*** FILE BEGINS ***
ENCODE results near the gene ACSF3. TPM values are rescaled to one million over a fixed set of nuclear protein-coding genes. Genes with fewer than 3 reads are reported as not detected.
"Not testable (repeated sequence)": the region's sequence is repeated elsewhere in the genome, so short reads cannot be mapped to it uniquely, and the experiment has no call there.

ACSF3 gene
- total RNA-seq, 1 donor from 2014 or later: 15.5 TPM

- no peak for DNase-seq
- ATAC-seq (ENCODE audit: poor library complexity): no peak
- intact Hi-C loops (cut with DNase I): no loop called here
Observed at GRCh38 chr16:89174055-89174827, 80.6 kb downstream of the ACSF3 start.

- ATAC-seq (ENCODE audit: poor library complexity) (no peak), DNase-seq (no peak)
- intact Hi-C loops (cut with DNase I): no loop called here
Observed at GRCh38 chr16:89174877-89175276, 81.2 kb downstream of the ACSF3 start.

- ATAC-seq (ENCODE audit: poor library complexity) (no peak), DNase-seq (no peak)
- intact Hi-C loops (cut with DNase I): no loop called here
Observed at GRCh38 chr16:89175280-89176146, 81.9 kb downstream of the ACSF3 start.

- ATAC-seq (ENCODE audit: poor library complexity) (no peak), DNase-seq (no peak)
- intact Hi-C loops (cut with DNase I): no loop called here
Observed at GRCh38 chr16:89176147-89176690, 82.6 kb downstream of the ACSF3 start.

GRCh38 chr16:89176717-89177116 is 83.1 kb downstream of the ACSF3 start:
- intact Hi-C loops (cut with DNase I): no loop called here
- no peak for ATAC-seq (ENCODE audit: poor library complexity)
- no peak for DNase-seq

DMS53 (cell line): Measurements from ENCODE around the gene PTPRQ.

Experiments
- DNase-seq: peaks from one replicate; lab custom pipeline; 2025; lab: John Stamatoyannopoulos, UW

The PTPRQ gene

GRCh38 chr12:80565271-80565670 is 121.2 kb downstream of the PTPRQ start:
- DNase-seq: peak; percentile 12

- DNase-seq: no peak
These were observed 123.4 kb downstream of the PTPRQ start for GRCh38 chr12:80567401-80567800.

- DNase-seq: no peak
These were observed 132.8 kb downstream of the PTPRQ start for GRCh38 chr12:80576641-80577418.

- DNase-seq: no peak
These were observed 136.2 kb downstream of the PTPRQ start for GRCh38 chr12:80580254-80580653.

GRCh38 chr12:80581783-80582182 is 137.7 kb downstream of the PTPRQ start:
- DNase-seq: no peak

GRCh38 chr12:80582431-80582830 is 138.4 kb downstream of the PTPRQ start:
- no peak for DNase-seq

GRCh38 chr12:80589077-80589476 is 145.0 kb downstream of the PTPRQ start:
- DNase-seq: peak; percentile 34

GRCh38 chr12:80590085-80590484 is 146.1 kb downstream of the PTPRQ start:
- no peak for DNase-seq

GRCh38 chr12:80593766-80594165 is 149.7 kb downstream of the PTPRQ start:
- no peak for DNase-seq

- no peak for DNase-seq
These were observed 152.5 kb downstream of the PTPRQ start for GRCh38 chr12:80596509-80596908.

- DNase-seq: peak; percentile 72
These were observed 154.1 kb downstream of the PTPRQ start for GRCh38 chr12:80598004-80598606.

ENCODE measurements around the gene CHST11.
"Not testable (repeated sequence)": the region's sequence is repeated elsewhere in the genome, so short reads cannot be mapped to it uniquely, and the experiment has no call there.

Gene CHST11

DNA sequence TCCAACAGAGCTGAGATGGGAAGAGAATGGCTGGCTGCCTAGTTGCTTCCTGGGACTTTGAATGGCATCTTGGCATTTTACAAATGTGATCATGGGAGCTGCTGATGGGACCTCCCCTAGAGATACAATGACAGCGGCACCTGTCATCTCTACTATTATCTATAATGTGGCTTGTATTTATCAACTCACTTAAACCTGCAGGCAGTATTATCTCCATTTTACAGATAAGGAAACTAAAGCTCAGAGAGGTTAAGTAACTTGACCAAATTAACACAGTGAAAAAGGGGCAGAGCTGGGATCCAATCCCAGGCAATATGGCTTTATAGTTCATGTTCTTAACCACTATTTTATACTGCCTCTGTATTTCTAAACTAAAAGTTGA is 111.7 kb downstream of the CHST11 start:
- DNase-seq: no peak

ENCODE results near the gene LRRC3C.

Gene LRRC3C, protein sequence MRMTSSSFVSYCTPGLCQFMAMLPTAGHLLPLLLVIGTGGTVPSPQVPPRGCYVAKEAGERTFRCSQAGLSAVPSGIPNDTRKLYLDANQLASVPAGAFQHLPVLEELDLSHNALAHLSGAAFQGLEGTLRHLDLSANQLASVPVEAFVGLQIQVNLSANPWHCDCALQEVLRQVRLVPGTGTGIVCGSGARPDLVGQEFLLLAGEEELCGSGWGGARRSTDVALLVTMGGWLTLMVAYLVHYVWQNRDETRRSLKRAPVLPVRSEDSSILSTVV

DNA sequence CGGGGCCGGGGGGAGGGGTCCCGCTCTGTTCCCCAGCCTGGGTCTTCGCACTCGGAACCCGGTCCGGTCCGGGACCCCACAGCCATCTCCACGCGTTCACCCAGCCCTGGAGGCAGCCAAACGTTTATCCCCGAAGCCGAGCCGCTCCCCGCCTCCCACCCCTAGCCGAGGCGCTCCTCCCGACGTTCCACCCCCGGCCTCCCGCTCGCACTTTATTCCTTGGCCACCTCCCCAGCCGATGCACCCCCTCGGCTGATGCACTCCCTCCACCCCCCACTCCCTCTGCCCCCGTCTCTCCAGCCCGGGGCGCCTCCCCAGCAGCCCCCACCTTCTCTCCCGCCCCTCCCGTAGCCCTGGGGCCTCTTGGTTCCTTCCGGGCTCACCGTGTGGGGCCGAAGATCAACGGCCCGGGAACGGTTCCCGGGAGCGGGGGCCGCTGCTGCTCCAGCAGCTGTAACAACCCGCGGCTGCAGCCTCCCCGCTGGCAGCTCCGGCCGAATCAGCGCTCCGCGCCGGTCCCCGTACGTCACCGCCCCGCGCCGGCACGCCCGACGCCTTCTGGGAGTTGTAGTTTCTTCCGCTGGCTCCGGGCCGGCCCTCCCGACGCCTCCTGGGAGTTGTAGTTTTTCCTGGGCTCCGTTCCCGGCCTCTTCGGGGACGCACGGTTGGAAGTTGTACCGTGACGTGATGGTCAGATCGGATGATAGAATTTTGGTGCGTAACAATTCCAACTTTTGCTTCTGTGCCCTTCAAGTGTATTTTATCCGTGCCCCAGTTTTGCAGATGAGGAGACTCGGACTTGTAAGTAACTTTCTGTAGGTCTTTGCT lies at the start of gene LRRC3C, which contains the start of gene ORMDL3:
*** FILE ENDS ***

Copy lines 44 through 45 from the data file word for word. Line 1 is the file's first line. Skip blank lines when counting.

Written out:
- no peak for DNase-seq
These were observed 152.5 kb downstream of the PTPRQ start for GRCh38 chr12:80596509-80596908.